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Talk to relatives about caregiving before they need it; resources that can help

By Michelle Singletary
Thursday, June 3, 2010; A14

Before my grandfather died of cancer, I helped my grandmother care for him in their home. For more than a decade, I managed health care and other financial issues for my disabled brother until his death. I also assisted with some of my grandmother's financial affairs in the years leading up to her passing. I'm currently the trustee for an older aunt.

With this experience, you would think it would be easy to talk to yet another adult about his care. But it's often not easy to get someone who has been living independently to open up, especially about finances.

Gathering the information my husband and I need to care for my father-in-law has been difficult. He is fiercely frugal and private. Everything we mention that he needs -- a wheelchair or assistance with his daily living -- is met with resistance because of the cost. He keeps coming back to two things: He's worried about outliving his money, and he wants to leave an inheritance to his grandchildren.

I certainly understand the first concern. The second point is a wonderful gesture, but we need him to use his money now for his care.

To help with having the all-important conversation about my father-in-law's care and finances, I turned to a professional to get some tips on effectively having the talk.

"We start saving for our kids to go to college years in advance but don't talk to our parents until it's too late to make good decisions," says Rosemarie Rae, executive vice president of strategy for Volunteers of America. She is running the nonprofit organization's "Aging With Options" initiative.

Rae and other professionals urge that you start talking well in advance of when you think you need to start caregiving, when your loved ones are still in good health.

Wait too long and it's hard for your mom and dad to acknowledge their diminishing cognitive abilities or their failing health. Say nothing and it becomes more of a struggle by the time you notice your dad's deteriorating memory or that your mom's house is a mess because she can't clean it like she used to.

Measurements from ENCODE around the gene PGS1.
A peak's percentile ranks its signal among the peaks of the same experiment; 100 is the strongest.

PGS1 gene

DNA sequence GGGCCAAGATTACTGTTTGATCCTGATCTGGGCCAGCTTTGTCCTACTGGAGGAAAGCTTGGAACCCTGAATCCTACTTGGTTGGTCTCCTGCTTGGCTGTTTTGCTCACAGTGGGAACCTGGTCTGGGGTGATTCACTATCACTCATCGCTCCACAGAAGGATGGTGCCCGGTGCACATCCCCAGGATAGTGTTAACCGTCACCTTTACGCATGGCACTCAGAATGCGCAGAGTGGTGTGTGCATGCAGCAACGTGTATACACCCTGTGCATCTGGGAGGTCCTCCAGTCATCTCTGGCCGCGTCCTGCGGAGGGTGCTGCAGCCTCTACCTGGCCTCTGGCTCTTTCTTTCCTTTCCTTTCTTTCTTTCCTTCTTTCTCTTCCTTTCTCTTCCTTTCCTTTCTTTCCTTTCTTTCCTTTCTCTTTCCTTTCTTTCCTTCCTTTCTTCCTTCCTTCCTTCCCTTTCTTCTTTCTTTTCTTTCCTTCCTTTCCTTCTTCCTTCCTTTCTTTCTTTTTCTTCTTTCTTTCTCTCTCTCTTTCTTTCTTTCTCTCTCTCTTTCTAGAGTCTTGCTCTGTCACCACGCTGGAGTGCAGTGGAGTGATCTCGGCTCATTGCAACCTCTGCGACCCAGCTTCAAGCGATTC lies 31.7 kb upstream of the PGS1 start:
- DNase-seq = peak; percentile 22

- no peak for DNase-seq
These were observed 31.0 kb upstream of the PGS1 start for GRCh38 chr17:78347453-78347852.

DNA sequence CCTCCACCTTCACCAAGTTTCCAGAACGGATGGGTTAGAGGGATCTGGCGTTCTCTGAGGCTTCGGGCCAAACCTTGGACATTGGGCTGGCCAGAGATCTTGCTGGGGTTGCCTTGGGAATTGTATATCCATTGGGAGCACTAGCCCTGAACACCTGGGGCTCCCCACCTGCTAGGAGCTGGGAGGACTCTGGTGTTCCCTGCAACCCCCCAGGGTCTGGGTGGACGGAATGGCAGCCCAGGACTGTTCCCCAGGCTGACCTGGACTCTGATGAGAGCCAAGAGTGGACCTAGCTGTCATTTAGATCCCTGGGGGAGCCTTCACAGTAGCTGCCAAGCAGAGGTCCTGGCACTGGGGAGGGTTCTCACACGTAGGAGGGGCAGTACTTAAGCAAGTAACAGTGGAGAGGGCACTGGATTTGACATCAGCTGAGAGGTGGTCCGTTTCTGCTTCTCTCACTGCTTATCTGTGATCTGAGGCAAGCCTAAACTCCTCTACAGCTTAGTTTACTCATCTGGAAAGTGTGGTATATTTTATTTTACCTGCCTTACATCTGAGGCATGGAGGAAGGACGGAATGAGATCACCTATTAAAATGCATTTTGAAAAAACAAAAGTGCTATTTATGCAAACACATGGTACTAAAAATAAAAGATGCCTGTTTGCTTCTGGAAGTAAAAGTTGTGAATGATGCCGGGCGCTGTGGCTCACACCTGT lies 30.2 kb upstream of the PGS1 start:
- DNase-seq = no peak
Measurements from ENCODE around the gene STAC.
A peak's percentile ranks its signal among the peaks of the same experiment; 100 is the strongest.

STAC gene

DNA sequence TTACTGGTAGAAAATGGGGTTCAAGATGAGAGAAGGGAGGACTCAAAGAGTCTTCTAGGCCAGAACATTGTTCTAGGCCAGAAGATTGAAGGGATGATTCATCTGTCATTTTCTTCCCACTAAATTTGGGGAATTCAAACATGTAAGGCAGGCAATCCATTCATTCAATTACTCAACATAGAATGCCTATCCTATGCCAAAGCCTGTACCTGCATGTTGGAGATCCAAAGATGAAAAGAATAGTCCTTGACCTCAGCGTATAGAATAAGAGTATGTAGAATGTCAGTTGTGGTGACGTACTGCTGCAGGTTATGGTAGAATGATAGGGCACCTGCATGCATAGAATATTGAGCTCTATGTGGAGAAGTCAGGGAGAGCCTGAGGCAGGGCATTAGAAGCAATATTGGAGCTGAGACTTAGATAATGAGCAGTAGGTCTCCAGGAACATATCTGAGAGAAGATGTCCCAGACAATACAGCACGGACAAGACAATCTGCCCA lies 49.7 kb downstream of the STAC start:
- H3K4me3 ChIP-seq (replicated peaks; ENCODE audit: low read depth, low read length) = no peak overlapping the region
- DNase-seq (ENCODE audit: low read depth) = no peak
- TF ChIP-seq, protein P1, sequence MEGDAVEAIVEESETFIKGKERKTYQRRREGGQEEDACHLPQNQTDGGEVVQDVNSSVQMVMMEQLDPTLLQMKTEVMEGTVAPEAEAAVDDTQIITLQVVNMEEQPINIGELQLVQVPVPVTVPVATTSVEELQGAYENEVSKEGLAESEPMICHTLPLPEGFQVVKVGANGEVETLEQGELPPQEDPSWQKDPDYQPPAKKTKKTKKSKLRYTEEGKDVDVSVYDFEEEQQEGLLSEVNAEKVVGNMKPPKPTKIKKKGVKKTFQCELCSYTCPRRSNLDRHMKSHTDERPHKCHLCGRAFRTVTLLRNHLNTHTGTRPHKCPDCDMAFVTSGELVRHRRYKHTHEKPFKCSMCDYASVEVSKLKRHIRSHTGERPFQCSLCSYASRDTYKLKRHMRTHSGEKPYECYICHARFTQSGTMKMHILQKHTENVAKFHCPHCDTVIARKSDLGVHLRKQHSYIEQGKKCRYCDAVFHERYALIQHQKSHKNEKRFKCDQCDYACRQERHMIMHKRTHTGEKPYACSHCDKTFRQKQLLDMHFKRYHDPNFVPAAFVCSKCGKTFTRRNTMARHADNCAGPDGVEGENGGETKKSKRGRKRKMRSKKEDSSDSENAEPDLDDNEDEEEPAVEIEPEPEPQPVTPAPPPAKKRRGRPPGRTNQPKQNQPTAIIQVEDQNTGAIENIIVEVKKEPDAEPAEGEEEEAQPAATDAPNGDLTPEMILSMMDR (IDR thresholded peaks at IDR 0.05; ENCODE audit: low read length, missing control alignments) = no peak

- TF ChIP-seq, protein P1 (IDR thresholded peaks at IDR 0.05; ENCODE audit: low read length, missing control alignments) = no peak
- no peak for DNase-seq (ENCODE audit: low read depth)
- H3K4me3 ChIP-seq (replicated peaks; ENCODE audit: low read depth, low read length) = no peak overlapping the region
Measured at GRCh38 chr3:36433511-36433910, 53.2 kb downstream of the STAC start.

So where do you start?

"A great way is by letting your aging parents or relatives know that you want to support them, that they can count on you, but in return they have to help you prepare," Rae says.

I like that conversational strategy. If they expect you to help -- and you should -- they need to make things easier by opening up. Here's a list Rae came up with. It is by no means all-inclusive but will help you get started:

-- Talk about the need for advance directives -- a living will and medical power of attorney. These legal documents will allow an aging parent to designate someone to make health-care decisions and convey end-of-life wishes. Check this Web site for more information: http://www.nlm.nih.gov/medlineplus/advancedirectives.html.

-- Ask about insurance policies including long-term care, disability and life.

-- Discuss all the possible living options should that need arise. The options may include home modifications (to yours or theirs), home care, assisted living, senior day-care centers and nursing homes.

-- Share information you've gotten from your local office of aging. You can find the contact information by going to http://www.eldercare.gov.

-- For added support, consider hiring a geriatric care manager, a professional who specializes in helping families who are caring for older relatives. "When siblings are spread across the country, this person can help you come up with a game plan before something happens," says Kaaren Boothroyd, executive director of the National Association of Professional Geriatric Care Managers. The cost can range from $80 to $200 per hour. But the fee could be more or less depending on where you live. You can find more information on this topic at http://www.caremanager.org.

"Caregivers are rarely prepared for the emotional wear and tear on their marriages and sibling relationships," Rae said. "While caregiving can be rewarding, it can also stir up years of resentments and unresolved family issues. Engaging a neutral third party to negotiate can be very helpful."

-- Discuss what monthly income, savings, investments and other assets the older relative has. Save this topic for the last part of your talk.

Relatives -- adult children included -- can take advantage of seniors, so understand that your parents may be reluctant to hand over financial information. Nonetheless, keep pushing, because in all that you will have to do, it's vital to effective caregiving to have some idea of what financial resources are available. So talk.

Readers can write to Michelle Singletary at The Washington Post, 1150 15th St. NW, Washington, D.C. 20071.

Comments and questions are welcome, but because of the volume of mail, personal responses are not always possible. Please note that comments or questions may be used in a future column, with the writer's name, unless a specific request to do otherwise is indicated.

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